Al Haymon: Would an Exception Knock Out the Rule?
A Quick Look at the Possible Regulatory Implications of Victories for Al Haymon in His Lawsuits with Top Rank and Golden Boy Promotions
Ask almost any boxer in the United States who the best manager in the sport is today, and most of them would inevitably say Al Haymon. Likewise, ask almost any boxer in the United States who the best promoter is in the sport today, and most of them would inevitably, erroneously or otherwise, say Al Haymon. And therein lies the regulatory issue at the nerve center of two of the most closely watched lawsuits in professional boxing today.
In two separate lawsuits filed within the past year, Top Rank and Golden Boy Promotions, who have each been regarded as among boxing’s elite promoters over the years, have alleged that Haymon, through a variety of different companies, substantial financial backing, and a series of exclusive deals with television networks, has acted as both a manager and promoter for the over 200 boxers he has under contract. This has led to both the financial detriment of nearly all of professional boxing’s other major U.S. promoters and in violation of the “fire wall provision” of the Ali Act, a federal statute which bans a boxer’s manager from also acting as his promoter. Much has been written and alleged as to the proprietary of Haymon’s business practices but, to date, no criminal charges have been filed against Haymon and no court has yet ruled that he and his business enterprises have violated the Ali Act. Interestingly, for many of the boxers signed with Haymon, any such determination would likely be financially detrimental, as he has generally provided his boxers above-average purses. But what impact would a ruling that Haymon has not, in fact, violated the Ali Act mean for the regulation of professional boxing in the United States? A quick look follows.
A Tearing Down of the Fire Wall?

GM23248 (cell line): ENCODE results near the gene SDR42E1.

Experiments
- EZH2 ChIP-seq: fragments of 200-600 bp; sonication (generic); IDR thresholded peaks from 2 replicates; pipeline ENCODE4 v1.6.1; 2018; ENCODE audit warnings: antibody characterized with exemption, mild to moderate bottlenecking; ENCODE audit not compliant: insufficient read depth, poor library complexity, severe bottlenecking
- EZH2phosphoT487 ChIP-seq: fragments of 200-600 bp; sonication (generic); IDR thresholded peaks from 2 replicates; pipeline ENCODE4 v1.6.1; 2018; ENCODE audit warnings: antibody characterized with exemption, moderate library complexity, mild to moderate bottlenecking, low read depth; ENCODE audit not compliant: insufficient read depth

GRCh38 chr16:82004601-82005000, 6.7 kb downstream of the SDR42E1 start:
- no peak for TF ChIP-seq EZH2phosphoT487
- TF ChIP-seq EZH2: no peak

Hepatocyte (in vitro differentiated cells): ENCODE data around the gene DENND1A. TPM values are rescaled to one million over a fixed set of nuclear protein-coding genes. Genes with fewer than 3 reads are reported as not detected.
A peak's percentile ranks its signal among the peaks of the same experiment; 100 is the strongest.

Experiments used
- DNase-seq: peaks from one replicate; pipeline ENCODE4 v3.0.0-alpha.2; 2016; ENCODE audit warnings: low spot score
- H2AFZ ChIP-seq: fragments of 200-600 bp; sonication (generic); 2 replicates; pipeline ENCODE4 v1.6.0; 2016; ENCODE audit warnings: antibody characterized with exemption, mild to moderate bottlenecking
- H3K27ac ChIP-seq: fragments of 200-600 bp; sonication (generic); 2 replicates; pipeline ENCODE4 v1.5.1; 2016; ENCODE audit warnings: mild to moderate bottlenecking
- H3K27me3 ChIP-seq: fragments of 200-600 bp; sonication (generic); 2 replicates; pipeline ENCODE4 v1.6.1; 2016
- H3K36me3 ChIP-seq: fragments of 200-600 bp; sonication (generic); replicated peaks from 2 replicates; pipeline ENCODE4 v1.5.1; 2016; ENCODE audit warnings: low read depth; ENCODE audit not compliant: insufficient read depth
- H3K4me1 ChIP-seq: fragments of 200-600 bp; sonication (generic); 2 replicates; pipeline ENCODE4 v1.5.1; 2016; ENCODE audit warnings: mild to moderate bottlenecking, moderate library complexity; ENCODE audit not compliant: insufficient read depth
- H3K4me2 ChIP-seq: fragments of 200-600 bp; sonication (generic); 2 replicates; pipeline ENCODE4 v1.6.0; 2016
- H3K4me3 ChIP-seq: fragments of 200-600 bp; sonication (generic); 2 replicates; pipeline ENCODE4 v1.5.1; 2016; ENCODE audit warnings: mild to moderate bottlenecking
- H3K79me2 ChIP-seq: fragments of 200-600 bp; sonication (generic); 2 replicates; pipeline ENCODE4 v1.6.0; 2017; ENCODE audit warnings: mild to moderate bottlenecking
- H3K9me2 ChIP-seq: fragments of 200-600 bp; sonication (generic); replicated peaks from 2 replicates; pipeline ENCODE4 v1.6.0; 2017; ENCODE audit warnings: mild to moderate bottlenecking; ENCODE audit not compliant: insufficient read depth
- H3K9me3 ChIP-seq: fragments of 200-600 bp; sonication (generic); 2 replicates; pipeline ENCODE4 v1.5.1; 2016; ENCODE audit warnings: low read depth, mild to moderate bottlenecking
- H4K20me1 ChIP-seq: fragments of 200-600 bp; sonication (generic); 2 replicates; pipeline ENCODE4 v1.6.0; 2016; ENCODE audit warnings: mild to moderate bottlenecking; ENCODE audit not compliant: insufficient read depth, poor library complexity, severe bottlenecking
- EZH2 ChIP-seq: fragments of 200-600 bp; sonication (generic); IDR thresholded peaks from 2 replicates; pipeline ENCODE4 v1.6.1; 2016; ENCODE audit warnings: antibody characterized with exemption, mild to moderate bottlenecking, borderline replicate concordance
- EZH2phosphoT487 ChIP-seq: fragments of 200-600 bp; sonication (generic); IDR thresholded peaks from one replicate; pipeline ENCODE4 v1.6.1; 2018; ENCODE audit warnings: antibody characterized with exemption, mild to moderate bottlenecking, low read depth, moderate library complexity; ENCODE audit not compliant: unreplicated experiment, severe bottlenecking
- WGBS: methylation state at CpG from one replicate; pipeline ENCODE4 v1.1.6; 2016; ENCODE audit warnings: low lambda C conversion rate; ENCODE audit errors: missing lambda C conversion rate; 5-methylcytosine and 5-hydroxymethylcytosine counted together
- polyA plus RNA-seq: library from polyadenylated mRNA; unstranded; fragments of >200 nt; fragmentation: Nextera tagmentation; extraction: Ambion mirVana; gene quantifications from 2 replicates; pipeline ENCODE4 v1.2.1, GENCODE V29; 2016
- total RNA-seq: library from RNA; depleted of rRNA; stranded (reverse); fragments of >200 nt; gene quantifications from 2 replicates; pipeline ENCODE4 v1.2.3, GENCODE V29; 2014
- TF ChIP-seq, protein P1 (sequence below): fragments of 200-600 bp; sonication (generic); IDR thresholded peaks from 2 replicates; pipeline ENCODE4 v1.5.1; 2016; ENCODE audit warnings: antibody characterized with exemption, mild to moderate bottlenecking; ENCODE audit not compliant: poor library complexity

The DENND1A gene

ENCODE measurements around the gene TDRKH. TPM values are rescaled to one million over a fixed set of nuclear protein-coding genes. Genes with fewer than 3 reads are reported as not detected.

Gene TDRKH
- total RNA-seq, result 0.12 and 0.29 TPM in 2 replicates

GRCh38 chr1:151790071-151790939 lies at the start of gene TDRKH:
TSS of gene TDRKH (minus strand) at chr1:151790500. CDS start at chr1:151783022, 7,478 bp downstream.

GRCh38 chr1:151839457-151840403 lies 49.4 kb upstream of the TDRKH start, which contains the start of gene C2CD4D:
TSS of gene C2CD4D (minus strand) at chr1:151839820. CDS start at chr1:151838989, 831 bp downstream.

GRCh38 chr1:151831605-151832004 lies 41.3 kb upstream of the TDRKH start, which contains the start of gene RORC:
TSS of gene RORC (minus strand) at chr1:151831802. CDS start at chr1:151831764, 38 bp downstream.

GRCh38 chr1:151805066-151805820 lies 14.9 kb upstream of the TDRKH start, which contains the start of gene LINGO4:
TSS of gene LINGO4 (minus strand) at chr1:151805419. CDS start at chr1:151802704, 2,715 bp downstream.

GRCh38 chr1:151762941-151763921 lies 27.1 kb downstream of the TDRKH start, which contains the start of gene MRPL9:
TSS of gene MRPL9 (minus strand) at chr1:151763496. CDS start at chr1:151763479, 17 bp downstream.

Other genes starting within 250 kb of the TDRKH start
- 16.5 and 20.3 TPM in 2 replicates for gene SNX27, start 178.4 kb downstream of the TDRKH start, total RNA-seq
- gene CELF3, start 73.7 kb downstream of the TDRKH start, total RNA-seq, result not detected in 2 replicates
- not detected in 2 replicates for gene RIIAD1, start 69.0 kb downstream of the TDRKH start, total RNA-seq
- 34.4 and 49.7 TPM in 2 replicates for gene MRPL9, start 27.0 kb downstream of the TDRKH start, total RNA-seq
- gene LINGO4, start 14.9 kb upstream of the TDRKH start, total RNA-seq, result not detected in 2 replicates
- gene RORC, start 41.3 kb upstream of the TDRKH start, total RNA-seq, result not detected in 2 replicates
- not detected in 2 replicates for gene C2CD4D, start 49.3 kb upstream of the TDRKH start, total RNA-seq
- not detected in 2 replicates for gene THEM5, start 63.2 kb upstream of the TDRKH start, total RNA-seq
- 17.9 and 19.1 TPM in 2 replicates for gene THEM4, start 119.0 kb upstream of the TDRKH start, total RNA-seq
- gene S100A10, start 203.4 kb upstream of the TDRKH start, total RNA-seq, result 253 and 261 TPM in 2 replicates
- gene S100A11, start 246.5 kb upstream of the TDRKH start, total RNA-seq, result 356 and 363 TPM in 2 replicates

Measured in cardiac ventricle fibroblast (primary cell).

Under the Ali Act, “[i]t is unlawful for…a promoter to have a direct or indirect financial relationship in the management of a boxer” and for “a manager…to have a direct or indirect financial interest in the promotion of a boxer; or…to be employed by or receive compensation of other benefits from a promoter, except for amounts received as consideration under manager’s contract with the boxer.” Notably, the Ali Act’s “[f]irewall between promoters and managers … only applies to boxers participating in a boxing match of 10 rounds or more.” As meticulously documented in Haymon lawsuits, it appears hard to dispute that Haymon plays both roles for virtually all of his world-level boxers (and all world champions he has under contract), and especially those who are featured in the televised portion of his companies’ Premier Boxing Champions shows, where most, if not all, of the bouts are scheduled for 10 rounds or more. Accordingly, any ruling suggesting that Haymon has not violated the “firewall provision” could, in the abstract, effectively eviscerate the provision.
Or would it? A large component of the allegations against Haymon in the various lawsuits is the claim that Haymon, while not expressly acting as a given card’s promoter, effectively does so by using “front” or “sham” promoters who essentially allow him to utilize their promotional licenses to stage shows while he handles the entire promotion behind the scenes, from selecting who appears on the card and negotiating with venues to who gets tickets. However, at this stage in both the Golden Boy and Top Rank lawsuits, the allegations as to the “front” or “sham” promoters are just that; allegations. It would take a substantial amount of discovery in each case to be able to conclusively say that Haymon did not just have excellent relationships with many promoters and boxers that would make for appealing bouts on their shows, but rather used them as fronts while he did all of the work and thus acted as both a manager and promoter. If a finding that all promoters involved with Haymon effectively served the role as promoters, in word and in deed, for each card featuring Haymon’s boxers, while Haymon did not, were to be made, it could be said that the Ali Act’s “firewall provision” had not been abrogated or otherwise rendered toothless, at least not in that manner.